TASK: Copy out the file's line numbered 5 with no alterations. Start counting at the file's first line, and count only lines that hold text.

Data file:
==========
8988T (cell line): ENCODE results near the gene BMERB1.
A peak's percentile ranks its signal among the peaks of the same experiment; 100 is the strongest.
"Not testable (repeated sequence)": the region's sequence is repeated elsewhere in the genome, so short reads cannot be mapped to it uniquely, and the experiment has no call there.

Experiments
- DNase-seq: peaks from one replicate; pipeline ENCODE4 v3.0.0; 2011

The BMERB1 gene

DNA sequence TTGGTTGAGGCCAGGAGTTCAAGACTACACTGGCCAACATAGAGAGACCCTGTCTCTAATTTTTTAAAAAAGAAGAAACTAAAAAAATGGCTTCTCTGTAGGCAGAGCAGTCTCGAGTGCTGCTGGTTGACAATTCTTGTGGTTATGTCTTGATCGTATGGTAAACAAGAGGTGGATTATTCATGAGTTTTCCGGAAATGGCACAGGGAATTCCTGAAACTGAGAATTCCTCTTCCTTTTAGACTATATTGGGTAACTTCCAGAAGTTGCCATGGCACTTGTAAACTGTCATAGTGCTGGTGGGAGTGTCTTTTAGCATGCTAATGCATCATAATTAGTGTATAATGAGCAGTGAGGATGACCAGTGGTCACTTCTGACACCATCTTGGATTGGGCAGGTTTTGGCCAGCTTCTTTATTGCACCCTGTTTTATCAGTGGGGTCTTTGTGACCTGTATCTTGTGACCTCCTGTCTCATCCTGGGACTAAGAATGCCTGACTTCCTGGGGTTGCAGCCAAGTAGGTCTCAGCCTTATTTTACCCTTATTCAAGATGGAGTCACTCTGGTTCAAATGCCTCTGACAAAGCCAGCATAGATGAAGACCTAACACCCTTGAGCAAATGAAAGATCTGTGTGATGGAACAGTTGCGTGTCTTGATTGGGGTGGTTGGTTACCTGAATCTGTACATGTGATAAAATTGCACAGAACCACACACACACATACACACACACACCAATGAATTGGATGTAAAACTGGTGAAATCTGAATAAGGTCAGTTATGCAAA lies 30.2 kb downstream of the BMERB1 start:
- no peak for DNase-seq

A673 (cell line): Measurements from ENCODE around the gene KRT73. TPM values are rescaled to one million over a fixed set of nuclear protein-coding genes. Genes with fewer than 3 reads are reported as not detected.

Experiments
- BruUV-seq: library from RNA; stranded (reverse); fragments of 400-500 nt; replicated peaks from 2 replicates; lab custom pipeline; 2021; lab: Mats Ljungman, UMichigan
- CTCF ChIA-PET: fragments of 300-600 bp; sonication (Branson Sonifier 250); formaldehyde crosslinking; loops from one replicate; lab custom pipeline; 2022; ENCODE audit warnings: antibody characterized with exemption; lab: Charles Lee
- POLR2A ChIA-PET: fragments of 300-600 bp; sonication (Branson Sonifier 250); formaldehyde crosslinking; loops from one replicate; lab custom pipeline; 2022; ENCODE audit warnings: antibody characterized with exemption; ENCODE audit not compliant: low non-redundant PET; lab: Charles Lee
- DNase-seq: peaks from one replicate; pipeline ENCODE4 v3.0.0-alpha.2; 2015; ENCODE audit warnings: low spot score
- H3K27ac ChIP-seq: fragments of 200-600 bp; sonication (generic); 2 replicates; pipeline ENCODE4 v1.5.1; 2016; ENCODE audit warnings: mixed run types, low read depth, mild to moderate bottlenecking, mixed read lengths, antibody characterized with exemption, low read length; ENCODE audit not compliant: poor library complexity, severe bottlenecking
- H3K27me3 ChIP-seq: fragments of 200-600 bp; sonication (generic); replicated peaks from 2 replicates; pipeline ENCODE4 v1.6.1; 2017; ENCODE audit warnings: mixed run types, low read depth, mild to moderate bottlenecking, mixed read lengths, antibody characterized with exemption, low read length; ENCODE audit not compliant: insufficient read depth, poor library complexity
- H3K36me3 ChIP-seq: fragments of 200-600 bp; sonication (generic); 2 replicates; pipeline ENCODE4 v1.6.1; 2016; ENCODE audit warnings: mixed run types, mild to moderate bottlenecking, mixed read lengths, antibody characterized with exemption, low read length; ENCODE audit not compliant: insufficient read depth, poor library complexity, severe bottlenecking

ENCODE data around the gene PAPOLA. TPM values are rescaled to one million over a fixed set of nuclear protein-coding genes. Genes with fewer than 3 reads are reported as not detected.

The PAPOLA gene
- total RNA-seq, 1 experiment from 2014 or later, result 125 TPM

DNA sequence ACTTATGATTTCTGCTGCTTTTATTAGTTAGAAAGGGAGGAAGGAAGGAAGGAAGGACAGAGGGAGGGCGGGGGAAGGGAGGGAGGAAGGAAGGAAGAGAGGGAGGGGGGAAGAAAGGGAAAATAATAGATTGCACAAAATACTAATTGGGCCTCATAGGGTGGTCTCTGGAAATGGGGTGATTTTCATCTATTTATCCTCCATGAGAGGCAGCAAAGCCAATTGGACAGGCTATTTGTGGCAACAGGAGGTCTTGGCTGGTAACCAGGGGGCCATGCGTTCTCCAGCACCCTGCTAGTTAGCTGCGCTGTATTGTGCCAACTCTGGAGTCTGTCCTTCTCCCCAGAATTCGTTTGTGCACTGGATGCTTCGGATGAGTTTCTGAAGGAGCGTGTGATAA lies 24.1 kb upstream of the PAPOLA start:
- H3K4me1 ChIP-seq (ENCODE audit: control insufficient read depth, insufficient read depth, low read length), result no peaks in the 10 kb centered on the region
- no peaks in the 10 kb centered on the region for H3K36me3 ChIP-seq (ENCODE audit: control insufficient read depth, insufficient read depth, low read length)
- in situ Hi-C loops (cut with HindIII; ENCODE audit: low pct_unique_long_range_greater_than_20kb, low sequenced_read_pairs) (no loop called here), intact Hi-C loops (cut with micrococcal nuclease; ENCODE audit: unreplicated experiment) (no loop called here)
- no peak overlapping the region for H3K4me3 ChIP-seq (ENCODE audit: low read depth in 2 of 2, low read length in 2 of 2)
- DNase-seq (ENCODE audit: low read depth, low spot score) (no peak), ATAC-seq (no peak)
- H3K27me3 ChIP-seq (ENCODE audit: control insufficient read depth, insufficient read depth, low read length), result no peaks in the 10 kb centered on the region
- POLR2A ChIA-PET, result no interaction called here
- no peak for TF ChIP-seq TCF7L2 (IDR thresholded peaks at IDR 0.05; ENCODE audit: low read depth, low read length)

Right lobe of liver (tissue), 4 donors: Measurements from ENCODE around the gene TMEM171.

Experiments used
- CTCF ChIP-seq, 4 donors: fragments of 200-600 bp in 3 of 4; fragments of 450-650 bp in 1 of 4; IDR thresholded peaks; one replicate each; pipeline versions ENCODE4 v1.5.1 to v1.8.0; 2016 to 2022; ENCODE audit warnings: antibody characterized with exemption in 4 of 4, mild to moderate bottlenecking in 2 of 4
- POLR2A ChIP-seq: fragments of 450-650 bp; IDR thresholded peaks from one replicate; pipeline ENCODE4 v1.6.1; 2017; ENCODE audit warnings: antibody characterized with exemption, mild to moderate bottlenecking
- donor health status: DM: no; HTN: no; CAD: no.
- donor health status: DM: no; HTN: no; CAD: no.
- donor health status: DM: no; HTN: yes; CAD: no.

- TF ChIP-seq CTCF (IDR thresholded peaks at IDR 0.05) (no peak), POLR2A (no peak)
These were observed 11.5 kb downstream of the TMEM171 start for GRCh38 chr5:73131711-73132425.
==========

- DNase-seq: peaks from one replicate; pipeline ENCODE4 v3.0.0; 2011